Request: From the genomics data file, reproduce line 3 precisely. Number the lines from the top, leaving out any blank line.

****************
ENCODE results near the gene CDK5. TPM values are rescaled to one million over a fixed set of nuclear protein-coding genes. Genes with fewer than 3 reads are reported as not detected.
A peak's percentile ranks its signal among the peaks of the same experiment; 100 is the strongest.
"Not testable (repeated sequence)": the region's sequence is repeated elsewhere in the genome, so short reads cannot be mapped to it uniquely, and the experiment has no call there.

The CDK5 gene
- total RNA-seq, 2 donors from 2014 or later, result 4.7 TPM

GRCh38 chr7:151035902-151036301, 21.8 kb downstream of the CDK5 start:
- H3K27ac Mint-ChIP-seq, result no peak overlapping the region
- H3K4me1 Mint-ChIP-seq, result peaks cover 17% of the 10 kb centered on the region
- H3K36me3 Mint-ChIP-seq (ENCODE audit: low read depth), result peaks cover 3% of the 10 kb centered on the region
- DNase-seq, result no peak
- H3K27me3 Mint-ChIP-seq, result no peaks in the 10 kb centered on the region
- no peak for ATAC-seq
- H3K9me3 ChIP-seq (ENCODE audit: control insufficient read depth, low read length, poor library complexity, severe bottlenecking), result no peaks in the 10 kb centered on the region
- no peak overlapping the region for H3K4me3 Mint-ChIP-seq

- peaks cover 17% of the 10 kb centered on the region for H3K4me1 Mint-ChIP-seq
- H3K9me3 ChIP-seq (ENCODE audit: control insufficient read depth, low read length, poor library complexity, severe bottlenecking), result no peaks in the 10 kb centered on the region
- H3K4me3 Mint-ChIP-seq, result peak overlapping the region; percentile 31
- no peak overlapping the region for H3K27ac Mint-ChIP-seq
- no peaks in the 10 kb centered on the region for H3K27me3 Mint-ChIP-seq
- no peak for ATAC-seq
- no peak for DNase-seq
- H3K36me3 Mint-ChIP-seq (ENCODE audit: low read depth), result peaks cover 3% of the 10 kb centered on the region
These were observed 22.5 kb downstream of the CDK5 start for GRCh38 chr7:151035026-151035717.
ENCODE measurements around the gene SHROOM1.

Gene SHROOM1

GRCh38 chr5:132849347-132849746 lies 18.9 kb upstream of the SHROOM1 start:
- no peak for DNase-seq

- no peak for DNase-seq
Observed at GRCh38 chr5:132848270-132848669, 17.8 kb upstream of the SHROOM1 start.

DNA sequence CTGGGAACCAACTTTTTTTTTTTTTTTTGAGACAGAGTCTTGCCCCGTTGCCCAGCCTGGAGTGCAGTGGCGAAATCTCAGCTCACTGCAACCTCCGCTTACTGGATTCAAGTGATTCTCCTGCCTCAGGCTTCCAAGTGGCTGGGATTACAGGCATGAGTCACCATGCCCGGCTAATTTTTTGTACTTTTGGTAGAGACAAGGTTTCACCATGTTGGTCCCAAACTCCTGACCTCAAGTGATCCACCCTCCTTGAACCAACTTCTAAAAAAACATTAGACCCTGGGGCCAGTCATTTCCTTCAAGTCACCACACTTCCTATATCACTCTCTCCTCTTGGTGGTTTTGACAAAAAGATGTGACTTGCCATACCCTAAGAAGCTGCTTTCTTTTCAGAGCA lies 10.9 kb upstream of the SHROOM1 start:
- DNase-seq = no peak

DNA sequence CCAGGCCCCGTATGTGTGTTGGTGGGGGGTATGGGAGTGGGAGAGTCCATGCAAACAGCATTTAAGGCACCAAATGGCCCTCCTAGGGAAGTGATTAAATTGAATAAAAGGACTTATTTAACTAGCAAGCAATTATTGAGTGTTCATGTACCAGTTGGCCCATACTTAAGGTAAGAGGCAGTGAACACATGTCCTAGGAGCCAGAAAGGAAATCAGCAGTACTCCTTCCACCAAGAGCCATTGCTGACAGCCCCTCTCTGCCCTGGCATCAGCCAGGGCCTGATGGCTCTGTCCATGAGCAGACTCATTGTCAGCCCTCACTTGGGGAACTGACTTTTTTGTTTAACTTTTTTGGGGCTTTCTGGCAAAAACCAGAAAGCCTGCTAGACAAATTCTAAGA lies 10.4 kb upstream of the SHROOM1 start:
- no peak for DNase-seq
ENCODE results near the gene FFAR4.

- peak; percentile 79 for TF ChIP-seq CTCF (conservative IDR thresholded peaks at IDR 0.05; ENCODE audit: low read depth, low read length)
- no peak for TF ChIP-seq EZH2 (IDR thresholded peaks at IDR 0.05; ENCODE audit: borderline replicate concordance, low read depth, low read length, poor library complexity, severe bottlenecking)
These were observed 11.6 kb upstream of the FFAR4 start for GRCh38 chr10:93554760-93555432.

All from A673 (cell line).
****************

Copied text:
"Not testable (repeated sequence)": the region's sequence is repeated elsewhere in the genome, so short reads cannot be mapped to it uniquely, and the experiment has no call there.